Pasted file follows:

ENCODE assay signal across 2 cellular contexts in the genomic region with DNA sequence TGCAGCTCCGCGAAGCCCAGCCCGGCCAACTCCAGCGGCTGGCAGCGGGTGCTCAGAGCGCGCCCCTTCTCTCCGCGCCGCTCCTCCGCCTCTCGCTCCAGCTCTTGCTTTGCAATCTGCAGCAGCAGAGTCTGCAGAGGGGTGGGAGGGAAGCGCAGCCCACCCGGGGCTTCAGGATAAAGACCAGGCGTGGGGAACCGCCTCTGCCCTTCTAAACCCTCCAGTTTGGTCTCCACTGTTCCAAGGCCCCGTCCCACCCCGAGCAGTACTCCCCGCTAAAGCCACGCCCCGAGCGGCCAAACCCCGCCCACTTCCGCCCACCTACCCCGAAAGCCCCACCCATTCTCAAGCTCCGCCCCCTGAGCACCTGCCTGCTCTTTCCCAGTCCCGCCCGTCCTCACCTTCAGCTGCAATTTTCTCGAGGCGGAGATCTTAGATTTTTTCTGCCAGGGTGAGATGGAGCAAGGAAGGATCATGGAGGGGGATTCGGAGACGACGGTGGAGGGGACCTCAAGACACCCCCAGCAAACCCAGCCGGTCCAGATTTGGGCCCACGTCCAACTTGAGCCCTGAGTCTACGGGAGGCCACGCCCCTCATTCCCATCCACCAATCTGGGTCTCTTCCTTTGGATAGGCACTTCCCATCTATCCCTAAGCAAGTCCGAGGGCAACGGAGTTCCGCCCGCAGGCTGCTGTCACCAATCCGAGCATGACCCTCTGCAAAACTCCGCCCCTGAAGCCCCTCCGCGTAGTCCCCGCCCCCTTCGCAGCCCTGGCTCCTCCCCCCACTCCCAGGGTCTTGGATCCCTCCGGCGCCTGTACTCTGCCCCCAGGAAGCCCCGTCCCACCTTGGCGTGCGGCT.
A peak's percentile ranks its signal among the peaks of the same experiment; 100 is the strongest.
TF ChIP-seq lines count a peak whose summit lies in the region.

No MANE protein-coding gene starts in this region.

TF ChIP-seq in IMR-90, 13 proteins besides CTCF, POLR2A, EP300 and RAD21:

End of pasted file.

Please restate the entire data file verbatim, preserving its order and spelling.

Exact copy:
ENCODE assay signal across 2 cellular contexts in the genomic region with DNA sequence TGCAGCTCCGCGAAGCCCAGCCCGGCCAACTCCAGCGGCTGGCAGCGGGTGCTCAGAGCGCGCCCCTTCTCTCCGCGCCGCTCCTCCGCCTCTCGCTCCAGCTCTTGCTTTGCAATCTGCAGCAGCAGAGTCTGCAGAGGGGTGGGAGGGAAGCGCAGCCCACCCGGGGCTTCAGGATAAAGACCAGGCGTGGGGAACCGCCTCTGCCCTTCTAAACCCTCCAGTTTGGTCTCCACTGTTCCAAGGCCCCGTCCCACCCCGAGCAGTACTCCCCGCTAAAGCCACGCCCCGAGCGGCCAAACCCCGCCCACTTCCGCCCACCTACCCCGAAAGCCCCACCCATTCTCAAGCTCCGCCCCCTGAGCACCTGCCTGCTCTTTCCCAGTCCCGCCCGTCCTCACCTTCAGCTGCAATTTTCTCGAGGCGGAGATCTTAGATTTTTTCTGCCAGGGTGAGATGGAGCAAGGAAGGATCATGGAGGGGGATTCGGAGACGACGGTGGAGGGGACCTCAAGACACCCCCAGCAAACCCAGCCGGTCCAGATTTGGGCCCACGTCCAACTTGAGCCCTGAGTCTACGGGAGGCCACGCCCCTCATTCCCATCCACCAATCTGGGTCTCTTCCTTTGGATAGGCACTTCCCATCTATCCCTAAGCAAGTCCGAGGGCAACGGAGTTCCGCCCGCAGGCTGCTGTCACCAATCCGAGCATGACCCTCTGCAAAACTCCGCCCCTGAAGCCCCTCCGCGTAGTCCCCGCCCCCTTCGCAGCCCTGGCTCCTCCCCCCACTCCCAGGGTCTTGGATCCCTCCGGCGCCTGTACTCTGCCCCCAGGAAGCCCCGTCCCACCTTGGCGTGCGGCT.
A peak's percentile ranks its signal among the peaks of the same experiment; 100 is the strongest.
TF ChIP-seq lines count a peak whose summit lies in the region.

No MANE protein-coding gene starts in this region.

TF ChIP-seq in IMR-90, 13 proteins besides CTCF, POLR2A, EP300 and RAD21: